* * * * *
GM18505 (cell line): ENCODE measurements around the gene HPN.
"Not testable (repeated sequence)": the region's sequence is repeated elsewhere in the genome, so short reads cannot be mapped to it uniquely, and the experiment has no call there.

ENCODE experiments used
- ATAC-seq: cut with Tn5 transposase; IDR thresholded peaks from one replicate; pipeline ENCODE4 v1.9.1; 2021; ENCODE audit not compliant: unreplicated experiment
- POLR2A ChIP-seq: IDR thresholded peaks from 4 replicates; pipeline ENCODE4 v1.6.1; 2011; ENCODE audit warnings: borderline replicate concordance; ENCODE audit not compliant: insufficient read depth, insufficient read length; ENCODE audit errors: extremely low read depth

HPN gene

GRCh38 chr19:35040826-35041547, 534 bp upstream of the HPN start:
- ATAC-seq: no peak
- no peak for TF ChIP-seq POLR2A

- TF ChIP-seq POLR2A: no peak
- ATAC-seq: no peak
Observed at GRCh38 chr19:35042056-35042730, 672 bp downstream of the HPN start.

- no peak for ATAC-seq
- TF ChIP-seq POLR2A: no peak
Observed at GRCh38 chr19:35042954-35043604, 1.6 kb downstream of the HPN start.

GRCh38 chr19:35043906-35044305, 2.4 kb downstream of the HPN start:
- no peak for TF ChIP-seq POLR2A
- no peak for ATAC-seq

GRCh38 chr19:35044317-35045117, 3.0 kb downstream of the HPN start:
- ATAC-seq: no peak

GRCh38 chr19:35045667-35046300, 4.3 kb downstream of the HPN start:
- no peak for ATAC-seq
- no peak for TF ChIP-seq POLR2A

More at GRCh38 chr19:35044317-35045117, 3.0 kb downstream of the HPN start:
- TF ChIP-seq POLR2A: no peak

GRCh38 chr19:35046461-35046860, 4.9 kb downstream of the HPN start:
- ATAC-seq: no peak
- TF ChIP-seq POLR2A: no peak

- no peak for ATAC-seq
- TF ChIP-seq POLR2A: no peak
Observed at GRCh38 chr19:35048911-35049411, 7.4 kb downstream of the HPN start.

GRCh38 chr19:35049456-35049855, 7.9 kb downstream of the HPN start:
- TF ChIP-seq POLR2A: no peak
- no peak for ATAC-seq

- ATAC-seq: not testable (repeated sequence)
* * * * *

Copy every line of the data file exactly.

GM18505 (cell line): ENCODE measurements around the gene HPN.
"Not testable (repeated sequence)": the region's sequence is repeated elsewhere in the genome, so short reads cannot be mapped to it uniquely, and the experiment has no call there.

ENCODE experiments used
- ATAC-seq: cut with Tn5 transposase; IDR thresholded peaks from one replicate; pipeline ENCODE4 v1.9.1; 2021; ENCODE audit not compliant: unreplicated experiment
- POLR2A ChIP-seq: IDR thresholded peaks from 4 replicates; pipeline ENCODE4 v1.6.1; 2011; ENCODE audit warnings: borderline replicate concordance; ENCODE audit not compliant: insufficient read depth, insufficient read length; ENCODE audit errors: extremely low read depth

HPN gene

GRCh38 chr19:35040826-35041547, 534 bp upstream of the HPN start:
- ATAC-seq: no peak
- no peak for TF ChIP-seq POLR2A

- TF ChIP-seq POLR2A: no peak
- ATAC-seq: no peak
Observed at GRCh38 chr19:35042056-35042730, 672 bp downstream of the HPN start.

- no peak for ATAC-seq
- TF ChIP-seq POLR2A: no peak
Observed at GRCh38 chr19:35042954-35043604, 1.6 kb downstream of the HPN start.

GRCh38 chr19:35043906-35044305, 2.4 kb downstream of the HPN start:
- no peak for TF ChIP-seq POLR2A
- no peak for ATAC-seq

GRCh38 chr19:35044317-35045117, 3.0 kb downstream of the HPN start:
- ATAC-seq: no peak

GRCh38 chr19:35045667-35046300, 4.3 kb downstream of the HPN start:
- no peak for ATAC-seq
- no peak for TF ChIP-seq POLR2A

More at GRCh38 chr19:35044317-35045117, 3.0 kb downstream of the HPN start:
- TF ChIP-seq POLR2A: no peak

GRCh38 chr19:35046461-35046860, 4.9 kb downstream of the HPN start:
- ATAC-seq: no peak
- TF ChIP-seq POLR2A: no peak

- no peak for ATAC-seq
- TF ChIP-seq POLR2A: no peak
Observed at GRCh38 chr19:35048911-35049411, 7.4 kb downstream of the HPN start.

GRCh38 chr19:35049456-35049855, 7.9 kb downstream of the HPN start:
- TF ChIP-seq POLR2A: no peak
- no peak for ATAC-seq

- ATAC-seq: not testable (repeated sequence)